So by now we're all aware of Marissa Mayer, new CEO of Yahoo, who has banned working from home. Reaction has mostly been negative. Richard Branson notably disagreed with it.
Donald Trump tweeted his support for Mayer's policy, but he has been in the minority. So either most people value workplace flexibility, or perhaps many secretly agree with Mayer but are hesitant to voice up and align themselves with someone like Trump. (And in fact others have written that his praise is probably not helpful for her)
Quite often when a woman rises to a position of power, there is surprise and disappointment that she doesn't do more to champion women, flexibility, etc. But the women who rise to the top are much like the men who rise to the top: driven, ambitious and very hard-working, with little understanding or tolerance for those who are not. Why should they be otherwise? How would they have reached where they are, if they were otherwise?
Lionel Shriver wrote a great column in Slate about Margaret Thatcher, arguing that these women are in fact good for feminism:
Margaret Thatcher was a real feminist. Not for what she said but for what she did. She did not pursue justice for her gender; women's rights per se was clearly a low priority for her. She was out for herself and for what she believed in. If we had more feminists like Thatcher, we'd have vastly more women in Parliament and the US Senate, as well as more trees and fewer tedious television talk shows. More ''feminists'' like Thatcher, the first woman to lead a major Western democracy, and young women would be clamouring to be called one, too.
My own immediate response to Mayer's ban on working from home was annoyance. She is having a two-week maternity leave, no doubt employs a nanny, and is planning to set up a nursery in her office. Three points here, obviously.
One: It would be nice if the occasional high-level women took longer maternity leave so the idea is not perpetuated that this type of leave is a 'holiday' and taking longer than 3 months means you're not committed to your job. Her choice though, of course. I've nothing against the short maternity leave itself - her child will be more than fine.
Two: It's much easier to manage work without flexible options like working from home when you have the top job with high pay and perks that other women in your company don't have.
Three: the nursery in the office: how is working from home worse than baby-ing at the office? I know, at the office you are "present" as Mayer argues everyone has to be. But how "present" are you going to be while settling or feeding a baby?
My second reaction was doubt about my first reaction. After all, Marissa Mayer is not a newbie or an idiot. She's an extremely experienced high-level manager. I have no idea what the culture at Yahoo is like; I can imagine a company that has stagnated a little and may be struggling with morale and engagement. Perhaps in that context some changes need to be made. I am sure she's made this decision from a smart place.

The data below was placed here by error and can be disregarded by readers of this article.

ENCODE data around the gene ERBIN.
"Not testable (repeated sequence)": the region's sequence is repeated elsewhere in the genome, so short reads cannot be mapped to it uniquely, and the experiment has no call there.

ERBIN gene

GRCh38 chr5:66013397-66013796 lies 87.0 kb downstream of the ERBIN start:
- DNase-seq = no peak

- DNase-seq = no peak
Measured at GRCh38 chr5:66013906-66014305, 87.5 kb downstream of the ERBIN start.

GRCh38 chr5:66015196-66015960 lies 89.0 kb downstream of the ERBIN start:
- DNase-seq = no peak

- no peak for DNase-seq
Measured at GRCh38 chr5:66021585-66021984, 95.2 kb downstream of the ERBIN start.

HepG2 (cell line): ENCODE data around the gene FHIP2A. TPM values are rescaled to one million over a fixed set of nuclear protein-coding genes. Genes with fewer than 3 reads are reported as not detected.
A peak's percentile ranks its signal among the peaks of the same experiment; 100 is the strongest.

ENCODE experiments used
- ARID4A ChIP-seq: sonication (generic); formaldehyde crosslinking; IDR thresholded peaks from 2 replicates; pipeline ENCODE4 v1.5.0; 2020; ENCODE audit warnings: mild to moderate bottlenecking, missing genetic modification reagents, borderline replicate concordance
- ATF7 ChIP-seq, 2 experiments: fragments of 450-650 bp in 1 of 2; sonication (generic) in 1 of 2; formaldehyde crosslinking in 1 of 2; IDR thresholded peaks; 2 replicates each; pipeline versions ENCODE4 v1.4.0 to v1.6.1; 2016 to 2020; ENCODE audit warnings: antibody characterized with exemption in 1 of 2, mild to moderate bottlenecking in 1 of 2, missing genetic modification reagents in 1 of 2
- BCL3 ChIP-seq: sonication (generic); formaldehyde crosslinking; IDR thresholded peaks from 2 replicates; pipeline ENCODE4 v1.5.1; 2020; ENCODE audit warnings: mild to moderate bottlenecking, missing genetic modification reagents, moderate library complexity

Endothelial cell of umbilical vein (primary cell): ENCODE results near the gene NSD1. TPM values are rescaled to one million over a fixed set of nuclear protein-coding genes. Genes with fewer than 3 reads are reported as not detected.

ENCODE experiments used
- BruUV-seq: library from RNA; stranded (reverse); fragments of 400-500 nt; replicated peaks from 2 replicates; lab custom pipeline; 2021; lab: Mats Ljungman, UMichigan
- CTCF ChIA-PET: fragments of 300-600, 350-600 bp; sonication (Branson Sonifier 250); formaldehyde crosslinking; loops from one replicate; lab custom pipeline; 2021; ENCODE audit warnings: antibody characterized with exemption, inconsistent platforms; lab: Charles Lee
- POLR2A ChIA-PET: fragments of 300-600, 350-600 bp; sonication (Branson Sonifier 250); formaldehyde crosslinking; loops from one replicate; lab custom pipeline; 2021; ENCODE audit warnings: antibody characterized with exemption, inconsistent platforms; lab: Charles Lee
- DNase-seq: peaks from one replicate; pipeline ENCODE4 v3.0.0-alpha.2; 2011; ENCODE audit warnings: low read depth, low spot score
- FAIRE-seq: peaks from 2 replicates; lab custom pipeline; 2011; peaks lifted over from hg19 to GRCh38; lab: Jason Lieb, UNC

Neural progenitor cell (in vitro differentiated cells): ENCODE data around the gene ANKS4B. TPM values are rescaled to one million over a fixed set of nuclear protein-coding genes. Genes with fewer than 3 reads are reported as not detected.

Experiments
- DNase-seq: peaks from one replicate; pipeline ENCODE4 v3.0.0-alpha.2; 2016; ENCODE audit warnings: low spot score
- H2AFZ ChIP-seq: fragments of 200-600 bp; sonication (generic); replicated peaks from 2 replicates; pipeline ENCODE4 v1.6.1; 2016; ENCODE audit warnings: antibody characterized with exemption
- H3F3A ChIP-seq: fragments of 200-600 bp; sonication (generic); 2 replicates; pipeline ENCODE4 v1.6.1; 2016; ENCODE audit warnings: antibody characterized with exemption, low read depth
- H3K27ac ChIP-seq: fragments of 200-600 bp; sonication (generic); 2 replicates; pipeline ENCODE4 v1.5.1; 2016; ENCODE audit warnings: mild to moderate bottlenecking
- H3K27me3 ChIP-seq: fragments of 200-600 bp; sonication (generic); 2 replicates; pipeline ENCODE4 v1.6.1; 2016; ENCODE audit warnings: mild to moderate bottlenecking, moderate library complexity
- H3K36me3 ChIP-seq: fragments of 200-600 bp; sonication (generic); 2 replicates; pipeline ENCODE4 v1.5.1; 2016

I can't speak for everyone, but here's how telecommuting benefits me:
- I don't want to work full-time from home. I prefer being in the office, as a rule.
- Working from home is fantastic for getting the sort of work done where you need to concentrate and work uninterrupted.
- When I work from home it's usually because I have a specialist's appointment or something on at the school (and no, I don't attend every special event at school). On those days I love the chance to work at home, because it means I can prepare a slow-cook dinner, do a load of laundry, walk the dog and pick up my kids soon after 5pm, and still get a full day's work in.
I would love to work one day a week from home, as a regular thing. The main reason I don't is my internet connection is not reliable enough or fast enough to make it work on a regular basis.
And there's a cat.
Also, because despite the hassles and cost of commuting, I do like going into the office and working there.
But plenty of people can and do work full-time from home and this has been around long enough that we know it works.
For those who do predominantly technical or phone-based roles, there's no reason why they can't work at home, as long as the support and tech is there, and they are accountable for producing good work.
It should go without saying, if you work from home you still need childcare. That's a big one, and essential for both getting enough work done and keeping the trust and respect of your colleagues. You have to put in a really strong day's work if you want people to trust you with it and believe you're not sitting on the couch watching TV.
(Perhaps at this point picture in your head an image from The Oatmeal's brilliant cartoon 'Why working from home is both awesome and horrible')
Online MBA have put together a short video about the benefits of working from home. These include increased productivity and morale, and reduced costs. You can see the video and read the transcript here.
I am a big believer in working from home and in workplace flexibility (with accountability). I enjoy my job and my workplace and I have a lot of respect for my manager and boss at work. I generally only work 8.30 to 5, but I'm available on the mobile anytime (including my day off) and I will regularly work overtime on projects including some nights at home. I really, really appreciate the flexibility I am allowed to get my work done in a way that suits both me and the company.
For an opposing case supporting Mayer's stance, read here.
What do you think? Do you / could you / would you work from home?